Former FDA Commissioner Scott Gottlieb says the new U.S. restrictions on travel from eight southern African countries over concerns about a new COVID-19 variant found in South Africa are “counterproductive in [the] short and long run” and hurt “current containment efforts, discouraging future sharing.”
Gottlieb further added that there’s “too much we don’t know to impose economically, socially ruinous policies on SA and other nations. Ready, fire, aim is not prudent public health policy. Vaccine, testing requirements for incoming travelers could be prudent. Outright travel bans can hurt more than help.”
The U.S. on Friday announced the restrictions “as a precautionary measure” after the World Health Organization named Omicron, B.1.1.529 as a variant of concern “because it has some concerning properties,” Maria Van Kerkhove, the WHO’s technical lead on COVID-19, said in a video published on Twitter.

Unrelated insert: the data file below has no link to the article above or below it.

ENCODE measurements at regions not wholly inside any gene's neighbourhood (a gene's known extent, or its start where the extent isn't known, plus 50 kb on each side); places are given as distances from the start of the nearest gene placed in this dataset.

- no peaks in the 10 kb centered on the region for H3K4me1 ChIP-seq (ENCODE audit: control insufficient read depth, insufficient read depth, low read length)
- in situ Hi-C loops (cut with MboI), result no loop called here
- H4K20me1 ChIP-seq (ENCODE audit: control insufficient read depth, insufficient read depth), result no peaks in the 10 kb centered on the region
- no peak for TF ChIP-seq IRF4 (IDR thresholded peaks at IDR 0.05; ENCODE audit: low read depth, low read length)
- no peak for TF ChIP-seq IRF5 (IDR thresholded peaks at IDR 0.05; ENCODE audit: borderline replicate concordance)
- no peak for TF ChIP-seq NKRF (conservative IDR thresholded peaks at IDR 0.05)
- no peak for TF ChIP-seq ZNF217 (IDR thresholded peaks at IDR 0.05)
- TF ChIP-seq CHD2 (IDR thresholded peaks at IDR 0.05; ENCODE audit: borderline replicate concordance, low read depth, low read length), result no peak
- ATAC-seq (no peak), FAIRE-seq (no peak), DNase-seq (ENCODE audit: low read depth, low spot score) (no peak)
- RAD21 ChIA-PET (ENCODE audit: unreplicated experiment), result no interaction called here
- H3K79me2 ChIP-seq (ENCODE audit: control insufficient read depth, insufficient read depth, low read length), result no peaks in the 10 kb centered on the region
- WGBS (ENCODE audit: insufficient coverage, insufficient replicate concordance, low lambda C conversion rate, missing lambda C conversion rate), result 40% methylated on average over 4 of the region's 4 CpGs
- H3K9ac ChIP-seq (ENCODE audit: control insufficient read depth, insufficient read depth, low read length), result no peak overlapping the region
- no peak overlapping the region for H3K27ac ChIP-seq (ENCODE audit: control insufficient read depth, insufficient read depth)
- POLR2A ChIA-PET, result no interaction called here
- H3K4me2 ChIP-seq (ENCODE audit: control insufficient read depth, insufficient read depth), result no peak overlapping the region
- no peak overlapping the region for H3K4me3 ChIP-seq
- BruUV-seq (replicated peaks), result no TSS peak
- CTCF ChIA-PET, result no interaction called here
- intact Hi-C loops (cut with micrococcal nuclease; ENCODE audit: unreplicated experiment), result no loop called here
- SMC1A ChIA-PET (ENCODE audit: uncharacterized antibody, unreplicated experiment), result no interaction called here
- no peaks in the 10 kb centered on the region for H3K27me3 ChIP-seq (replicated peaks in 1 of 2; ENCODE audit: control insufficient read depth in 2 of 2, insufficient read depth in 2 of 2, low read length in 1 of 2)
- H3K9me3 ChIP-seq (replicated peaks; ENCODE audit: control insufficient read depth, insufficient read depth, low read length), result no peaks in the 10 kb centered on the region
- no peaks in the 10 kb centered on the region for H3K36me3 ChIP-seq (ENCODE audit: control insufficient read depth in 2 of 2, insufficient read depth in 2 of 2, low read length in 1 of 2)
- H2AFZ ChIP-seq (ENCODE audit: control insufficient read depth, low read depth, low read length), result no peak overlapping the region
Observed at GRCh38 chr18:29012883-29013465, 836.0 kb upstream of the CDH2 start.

“This variant has a large number of mutations, and some of these mutations have some worrying characteristics.”
President Joe Biden said the new restrictions will take effect on Nov. 29
“As we move forward, we will continue to be guided by what the science and my medical team advises,” he said.
An administration official told Reuters the restrictions are being “implemented out of an abundance of caution in light of a new COVID-19 variant circulating in Southern Africa.”
The United States only lifted travel restrictions on South Africa on Nov. 8.
A second administration official said the restrictions are expected to take effect at 12:01 a.m. EST Monday and came after a high-level administration meeting Friday afternoon to discuss the issue. The United States could add countries to the restriction list if the variant spreads, the official said.
The eight countries include South Africa, Botswana, Zimbabwe, Namibia, Lesotho, Eswatini, Mozambique and Malawi.
Information from Reuters was used in this report.
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